What is the project about?

CCICJ establishes a transnational focal point of competence and in-depth knowledge with a theoretically soundly founded and well-established, yet transferable practice-oriented approach on EU primary law aspects in the Area of Freedom, Security and Justice with a view to its constantly developing parameter value money-laundering, its governing institutional framework (namely the Member States’ Financial Intelligence Units, FIUs) and other derivative secondary legislative measures on anti-money-laundering (AML) measures. The integration and inter-agency aspects of these substantive and institutional AML measures at supranational level in the given AFSJ framework allows enhanced cross-sectoral investigations in the light of the Europol Regulation of 2022 and the European Financial and Economic Crime Centre.

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CIRD e.V. will support all activities regarding the successful implementation of the CCICJ.

O-1: CCICJ has been developed and designed to offer additional educational opportunities at university level to contribute to spreading knowledge on EU integration matters in the field of security and safety. Based on joint research, tailor-made information for specific target groups is to be tested, made available, disseminated and promoted throughout Europe.

O-2: The dynamic and constantly evolving topical scope of CCICJ – security policies – cannot be appropriately addressed without integrating historic EU aspects, aims, organisational structures and operational functions. The same accounts for the human and fundamental rights dimension of this topic, i.e. Art. 2 EUT is to be considered as well as the CFR and the Council of Europe’s Human Rights Convention’s (ECHR).

O-3: As Art 6 CFR and Art. 5 ECHR are providing for the Right to Liberty and Security, there is a direct and immanent link between the regulatory/organisational scopes of O-1 und O-2 and the aim of CCICJ to spread knowledge on security and safety policies as to daily live matters of EU citizens, incl. its human/fundamental rights dimension. The concept of predicate offences – applied in some AFSJ Member States, but skipped in other ones, e.g. recently in Germany) – brings measures to combat organised crime and AML even closer to the people than purely ‘policing’ and ‘rule of law’ aspects could: Investigations in this field are subject to law enforcement/authoritative actors but also to CSO and media involvement and to cross-sectoral, multi-agency responses that rely on active involvement of the people, economic operators and CSOs.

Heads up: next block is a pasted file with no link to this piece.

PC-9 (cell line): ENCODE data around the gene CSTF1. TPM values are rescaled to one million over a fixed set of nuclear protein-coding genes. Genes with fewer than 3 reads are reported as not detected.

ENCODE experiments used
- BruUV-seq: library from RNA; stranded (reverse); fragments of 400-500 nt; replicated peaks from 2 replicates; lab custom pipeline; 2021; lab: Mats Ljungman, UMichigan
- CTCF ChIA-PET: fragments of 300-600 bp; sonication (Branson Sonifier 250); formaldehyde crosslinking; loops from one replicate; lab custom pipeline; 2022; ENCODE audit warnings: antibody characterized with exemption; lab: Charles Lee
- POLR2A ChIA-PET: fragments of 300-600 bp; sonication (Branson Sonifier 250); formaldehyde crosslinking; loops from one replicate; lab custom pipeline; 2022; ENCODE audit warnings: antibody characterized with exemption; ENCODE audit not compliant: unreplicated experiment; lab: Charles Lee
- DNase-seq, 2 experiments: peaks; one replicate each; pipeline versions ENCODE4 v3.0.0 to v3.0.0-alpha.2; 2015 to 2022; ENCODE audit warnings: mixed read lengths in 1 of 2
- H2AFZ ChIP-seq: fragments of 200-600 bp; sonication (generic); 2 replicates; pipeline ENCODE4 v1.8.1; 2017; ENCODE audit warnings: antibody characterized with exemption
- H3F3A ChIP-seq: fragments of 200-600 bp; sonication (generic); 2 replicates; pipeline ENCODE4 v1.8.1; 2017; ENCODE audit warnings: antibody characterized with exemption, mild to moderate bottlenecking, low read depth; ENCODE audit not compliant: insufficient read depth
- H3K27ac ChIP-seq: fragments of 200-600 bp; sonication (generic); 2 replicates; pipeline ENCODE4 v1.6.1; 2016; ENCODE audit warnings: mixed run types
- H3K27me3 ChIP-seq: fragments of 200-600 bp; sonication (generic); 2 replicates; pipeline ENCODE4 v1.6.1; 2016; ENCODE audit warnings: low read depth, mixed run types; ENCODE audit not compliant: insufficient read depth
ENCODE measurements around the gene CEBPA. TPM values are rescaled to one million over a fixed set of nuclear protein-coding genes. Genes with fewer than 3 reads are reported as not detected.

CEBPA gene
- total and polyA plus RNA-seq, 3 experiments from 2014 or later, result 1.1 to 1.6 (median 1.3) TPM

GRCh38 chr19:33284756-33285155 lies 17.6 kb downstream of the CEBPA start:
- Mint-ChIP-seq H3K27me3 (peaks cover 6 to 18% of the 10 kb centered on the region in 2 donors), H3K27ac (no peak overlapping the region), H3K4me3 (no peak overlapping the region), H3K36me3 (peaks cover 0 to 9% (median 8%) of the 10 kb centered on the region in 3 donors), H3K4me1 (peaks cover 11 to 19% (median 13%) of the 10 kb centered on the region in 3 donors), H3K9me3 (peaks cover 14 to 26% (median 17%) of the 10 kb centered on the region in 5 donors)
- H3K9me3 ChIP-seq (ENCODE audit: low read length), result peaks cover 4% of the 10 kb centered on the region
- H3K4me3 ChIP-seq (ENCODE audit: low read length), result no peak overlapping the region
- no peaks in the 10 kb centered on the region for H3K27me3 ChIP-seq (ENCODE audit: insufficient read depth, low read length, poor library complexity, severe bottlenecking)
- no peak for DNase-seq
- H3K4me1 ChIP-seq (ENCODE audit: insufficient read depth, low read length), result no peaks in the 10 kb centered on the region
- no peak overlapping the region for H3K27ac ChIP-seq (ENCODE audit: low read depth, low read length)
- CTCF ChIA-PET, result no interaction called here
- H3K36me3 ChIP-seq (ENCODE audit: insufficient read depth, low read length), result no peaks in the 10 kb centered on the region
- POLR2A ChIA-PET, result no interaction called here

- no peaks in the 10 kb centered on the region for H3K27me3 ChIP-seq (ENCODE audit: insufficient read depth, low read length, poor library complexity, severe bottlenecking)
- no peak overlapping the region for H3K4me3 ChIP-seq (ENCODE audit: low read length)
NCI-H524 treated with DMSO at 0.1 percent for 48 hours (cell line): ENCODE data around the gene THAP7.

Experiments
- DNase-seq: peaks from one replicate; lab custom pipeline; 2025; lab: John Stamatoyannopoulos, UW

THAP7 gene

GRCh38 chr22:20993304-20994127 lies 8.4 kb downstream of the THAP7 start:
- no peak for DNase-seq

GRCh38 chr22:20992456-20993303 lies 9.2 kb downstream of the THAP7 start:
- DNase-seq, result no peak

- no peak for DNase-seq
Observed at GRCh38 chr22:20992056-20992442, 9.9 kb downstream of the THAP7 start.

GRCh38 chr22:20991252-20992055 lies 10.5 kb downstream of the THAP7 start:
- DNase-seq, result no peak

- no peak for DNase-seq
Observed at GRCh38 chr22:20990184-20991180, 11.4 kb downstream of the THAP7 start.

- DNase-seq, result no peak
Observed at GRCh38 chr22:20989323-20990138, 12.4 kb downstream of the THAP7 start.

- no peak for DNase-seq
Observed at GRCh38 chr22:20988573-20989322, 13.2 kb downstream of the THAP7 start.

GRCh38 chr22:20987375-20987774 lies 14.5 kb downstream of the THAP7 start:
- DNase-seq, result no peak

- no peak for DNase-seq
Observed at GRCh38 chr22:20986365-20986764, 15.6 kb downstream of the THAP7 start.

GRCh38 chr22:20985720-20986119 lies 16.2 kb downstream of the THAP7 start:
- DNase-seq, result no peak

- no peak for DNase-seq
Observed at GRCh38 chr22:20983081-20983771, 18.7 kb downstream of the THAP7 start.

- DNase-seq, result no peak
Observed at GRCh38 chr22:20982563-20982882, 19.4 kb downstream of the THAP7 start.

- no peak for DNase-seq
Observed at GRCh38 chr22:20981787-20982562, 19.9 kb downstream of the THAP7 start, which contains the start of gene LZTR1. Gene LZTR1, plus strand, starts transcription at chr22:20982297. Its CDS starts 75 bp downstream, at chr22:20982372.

O-4: The interplay of public and private mandated actors in the safety and security sector, and the citizens, must be subject to enhanced cooperation among policy- and operational decision-makers; this counts esp. where such issues as outlined in O-3 are of cross-border character (considering furthermost Art. 222 TFEU on the principle of solidarity) due to the fact that all these daily-life-matters are subject to the shared competences of the EU and the Member States (Art. 4(2) TFEU). CCICJ aims to provide hands-on and conceptual solutions for the AFSJ and the stronger integration of CSOs, commercial operators as well as the new EU AML-Agency to support domestic FIUs.
In doing so, CCICJ has positive impacts on the EU-based policy-making system: As CCICJ is aware of the normative and competences structures in the EU, the Member States’ national, regional and local levels must be targeted as well – they are where the AFSJ cooperation mechanisms must provide the best response to money laundering along with its adverse effects on the people, functioning of institutions, economy, and the concept of liberal democracy.

Since December 2023, CCICJ is implemented by the Institute of Police and Security Studies IPoS.

CCICJ is co-funded by the European Education and Culture Executive Agency (EACEA) under GA No. 101126854.


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